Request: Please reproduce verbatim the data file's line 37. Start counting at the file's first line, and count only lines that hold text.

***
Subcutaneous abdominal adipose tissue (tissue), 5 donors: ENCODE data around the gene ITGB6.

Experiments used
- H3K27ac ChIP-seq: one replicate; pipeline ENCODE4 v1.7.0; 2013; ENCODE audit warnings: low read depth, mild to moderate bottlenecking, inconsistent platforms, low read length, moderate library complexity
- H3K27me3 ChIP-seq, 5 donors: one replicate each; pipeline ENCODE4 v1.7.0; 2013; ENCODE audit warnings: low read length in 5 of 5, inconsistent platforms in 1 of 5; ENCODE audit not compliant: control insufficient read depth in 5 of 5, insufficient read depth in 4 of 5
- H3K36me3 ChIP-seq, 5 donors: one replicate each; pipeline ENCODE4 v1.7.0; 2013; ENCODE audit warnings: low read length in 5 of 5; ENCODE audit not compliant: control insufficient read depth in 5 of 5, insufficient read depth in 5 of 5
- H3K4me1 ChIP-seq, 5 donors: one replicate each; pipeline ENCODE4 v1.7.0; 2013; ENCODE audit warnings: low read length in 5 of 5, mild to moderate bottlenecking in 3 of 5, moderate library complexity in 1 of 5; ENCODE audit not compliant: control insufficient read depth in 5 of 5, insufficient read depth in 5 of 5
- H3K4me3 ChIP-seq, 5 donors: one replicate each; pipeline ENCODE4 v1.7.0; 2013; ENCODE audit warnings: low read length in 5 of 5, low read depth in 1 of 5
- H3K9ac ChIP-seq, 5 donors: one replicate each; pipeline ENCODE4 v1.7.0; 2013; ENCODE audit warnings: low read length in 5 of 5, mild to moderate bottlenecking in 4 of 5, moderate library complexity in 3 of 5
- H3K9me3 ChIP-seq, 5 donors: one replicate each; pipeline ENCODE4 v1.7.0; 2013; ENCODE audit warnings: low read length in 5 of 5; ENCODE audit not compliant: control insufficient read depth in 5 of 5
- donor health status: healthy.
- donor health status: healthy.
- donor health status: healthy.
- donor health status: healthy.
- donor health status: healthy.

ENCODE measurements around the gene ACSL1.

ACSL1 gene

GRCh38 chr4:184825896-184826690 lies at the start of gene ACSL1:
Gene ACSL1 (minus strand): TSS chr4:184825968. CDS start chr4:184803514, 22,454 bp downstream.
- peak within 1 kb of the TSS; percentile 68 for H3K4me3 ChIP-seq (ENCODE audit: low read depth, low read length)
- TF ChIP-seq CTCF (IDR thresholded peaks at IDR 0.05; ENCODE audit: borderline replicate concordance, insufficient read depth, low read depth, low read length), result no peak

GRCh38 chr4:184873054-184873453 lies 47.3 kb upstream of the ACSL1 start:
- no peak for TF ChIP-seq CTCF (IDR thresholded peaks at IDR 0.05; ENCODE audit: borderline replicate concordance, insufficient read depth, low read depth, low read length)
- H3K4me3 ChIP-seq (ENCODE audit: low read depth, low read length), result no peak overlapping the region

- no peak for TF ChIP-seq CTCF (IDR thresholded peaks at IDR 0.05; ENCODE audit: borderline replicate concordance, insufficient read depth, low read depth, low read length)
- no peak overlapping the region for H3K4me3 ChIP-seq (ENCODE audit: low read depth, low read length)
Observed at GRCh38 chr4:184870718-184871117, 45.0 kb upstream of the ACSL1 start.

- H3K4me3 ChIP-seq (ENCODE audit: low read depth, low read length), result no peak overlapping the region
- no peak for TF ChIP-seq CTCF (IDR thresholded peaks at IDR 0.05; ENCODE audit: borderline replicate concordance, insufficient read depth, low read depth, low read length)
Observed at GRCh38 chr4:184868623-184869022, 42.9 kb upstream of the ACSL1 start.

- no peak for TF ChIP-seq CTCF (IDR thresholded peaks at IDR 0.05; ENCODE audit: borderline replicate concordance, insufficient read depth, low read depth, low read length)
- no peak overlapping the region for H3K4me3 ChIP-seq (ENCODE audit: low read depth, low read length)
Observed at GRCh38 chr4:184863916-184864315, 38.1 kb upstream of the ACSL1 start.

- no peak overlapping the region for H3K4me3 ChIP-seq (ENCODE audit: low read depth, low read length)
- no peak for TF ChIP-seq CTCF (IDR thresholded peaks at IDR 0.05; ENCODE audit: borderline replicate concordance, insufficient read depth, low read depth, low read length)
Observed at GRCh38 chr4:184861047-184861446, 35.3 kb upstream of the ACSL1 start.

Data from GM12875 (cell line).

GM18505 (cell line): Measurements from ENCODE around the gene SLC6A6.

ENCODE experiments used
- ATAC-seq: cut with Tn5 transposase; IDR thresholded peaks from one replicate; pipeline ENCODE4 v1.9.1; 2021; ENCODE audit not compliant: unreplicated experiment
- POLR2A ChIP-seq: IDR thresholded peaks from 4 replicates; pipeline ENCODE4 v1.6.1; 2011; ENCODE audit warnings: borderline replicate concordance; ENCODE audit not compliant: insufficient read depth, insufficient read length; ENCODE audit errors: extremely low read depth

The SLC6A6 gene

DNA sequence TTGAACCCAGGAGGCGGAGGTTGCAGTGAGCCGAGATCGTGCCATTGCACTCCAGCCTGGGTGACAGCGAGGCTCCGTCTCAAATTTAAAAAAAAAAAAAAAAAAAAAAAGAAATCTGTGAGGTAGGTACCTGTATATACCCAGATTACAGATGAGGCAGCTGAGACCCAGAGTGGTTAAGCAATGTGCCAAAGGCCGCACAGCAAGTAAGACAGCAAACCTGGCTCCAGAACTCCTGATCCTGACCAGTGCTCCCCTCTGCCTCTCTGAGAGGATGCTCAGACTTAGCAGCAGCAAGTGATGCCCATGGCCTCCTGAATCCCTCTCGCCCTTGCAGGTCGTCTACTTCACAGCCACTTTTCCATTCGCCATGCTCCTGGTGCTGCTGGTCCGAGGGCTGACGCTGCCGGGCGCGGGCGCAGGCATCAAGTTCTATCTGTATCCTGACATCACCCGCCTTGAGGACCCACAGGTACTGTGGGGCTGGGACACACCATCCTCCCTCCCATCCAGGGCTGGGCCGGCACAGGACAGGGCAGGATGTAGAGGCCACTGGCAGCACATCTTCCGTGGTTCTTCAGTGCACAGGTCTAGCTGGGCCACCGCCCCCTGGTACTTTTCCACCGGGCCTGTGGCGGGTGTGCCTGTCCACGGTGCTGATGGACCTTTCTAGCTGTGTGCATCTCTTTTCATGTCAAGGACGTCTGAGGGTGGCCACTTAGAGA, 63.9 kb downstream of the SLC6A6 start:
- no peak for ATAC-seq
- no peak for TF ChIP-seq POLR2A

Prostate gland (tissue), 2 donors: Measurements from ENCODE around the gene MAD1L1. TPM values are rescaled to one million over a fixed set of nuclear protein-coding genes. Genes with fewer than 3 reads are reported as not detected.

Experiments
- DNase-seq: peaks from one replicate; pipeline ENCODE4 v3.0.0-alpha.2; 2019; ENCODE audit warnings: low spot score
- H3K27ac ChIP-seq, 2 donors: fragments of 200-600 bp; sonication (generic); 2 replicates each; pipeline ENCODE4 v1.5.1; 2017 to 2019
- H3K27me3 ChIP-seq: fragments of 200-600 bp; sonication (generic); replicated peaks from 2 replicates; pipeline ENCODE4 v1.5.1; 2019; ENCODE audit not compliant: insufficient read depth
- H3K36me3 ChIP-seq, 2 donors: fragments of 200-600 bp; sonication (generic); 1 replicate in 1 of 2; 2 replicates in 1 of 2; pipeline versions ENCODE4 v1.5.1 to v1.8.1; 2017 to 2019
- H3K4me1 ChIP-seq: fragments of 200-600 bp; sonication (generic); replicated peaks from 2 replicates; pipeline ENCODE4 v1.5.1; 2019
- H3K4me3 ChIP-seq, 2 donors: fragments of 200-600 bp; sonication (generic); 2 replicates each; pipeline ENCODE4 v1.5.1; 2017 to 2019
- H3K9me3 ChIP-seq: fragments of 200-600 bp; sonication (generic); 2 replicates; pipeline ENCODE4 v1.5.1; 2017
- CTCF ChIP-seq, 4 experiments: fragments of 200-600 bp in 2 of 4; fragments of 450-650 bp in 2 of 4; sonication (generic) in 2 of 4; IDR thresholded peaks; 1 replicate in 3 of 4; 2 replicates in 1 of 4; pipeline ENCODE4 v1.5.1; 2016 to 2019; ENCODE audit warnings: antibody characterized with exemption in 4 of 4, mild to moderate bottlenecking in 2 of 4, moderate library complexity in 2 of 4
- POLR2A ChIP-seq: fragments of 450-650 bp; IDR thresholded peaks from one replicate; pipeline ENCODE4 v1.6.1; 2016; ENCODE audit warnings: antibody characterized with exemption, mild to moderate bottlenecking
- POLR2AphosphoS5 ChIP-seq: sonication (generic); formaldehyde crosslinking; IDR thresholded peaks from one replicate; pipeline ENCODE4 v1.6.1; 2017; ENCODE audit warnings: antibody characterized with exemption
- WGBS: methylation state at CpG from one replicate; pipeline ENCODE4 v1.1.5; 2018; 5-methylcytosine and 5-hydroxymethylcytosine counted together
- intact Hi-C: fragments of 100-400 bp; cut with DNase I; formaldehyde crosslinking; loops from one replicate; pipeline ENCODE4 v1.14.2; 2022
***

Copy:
GM18505 (cell line): Measurements from ENCODE around the gene SLC6A6.